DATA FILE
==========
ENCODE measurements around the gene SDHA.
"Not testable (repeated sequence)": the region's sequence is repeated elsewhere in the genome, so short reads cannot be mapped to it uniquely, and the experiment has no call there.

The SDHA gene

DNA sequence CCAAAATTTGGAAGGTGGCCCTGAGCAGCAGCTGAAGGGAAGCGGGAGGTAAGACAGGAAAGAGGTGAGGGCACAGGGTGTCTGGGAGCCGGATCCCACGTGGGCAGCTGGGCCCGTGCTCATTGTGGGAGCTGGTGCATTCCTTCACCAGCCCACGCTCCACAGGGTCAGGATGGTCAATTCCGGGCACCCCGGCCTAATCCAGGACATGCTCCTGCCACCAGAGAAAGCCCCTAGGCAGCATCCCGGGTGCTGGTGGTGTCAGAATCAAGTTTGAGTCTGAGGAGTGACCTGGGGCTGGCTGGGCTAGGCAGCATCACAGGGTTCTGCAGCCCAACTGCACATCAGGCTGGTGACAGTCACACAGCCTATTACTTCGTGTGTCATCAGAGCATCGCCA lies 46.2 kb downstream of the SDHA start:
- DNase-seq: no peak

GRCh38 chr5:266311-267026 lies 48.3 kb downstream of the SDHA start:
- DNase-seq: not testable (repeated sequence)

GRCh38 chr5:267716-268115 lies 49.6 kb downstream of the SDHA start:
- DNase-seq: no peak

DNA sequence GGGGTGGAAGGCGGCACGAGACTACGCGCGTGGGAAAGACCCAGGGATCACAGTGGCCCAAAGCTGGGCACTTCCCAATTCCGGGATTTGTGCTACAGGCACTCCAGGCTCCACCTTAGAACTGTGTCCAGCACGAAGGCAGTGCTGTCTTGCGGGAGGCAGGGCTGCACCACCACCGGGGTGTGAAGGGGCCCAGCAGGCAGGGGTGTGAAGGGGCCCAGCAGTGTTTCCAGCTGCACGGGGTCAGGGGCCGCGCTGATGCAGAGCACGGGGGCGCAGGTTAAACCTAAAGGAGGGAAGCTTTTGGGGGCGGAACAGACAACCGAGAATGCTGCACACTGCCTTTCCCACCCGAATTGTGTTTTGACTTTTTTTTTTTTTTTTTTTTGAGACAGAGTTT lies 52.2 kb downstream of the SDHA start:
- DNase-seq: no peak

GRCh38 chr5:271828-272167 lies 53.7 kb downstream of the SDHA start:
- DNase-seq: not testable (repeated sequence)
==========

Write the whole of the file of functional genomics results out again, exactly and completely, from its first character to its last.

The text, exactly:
ENCODE measurements around the gene SDHA.
"Not testable (repeated sequence)": the region's sequence is repeated elsewhere in the genome, so short reads cannot be mapped to it uniquely, and the experiment has no call there.

The SDHA gene

DNA sequence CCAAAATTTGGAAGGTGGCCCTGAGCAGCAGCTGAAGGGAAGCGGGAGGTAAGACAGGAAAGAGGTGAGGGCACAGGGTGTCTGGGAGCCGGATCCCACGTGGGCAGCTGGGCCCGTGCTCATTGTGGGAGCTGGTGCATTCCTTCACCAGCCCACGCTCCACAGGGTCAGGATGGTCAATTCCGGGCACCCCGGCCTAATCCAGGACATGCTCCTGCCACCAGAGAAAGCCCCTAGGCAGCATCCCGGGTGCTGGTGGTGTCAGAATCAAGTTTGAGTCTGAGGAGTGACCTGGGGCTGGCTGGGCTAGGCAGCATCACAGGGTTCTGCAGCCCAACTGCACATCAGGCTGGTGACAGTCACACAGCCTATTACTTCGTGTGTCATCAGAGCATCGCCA lies 46.2 kb downstream of the SDHA start:
- DNase-seq: no peak

GRCh38 chr5:266311-267026 lies 48.3 kb downstream of the SDHA start:
- DNase-seq: not testable (repeated sequence)

GRCh38 chr5:267716-268115 lies 49.6 kb downstream of the SDHA start:
- DNase-seq: no peak

DNA sequence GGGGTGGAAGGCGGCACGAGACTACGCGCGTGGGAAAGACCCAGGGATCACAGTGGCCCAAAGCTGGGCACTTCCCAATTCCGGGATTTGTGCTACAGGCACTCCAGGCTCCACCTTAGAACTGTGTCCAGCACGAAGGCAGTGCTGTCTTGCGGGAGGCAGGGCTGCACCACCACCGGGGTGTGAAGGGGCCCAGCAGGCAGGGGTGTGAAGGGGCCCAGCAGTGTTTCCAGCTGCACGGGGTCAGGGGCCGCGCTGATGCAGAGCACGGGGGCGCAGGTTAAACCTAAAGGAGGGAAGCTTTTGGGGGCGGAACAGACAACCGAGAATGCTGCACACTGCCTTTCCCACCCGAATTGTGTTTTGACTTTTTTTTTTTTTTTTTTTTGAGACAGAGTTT lies 52.2 kb downstream of the SDHA start:
- DNase-seq: no peak

GRCh38 chr5:271828-272167 lies 53.7 kb downstream of the SDHA start:
- DNase-seq: not testable (repeated sequence)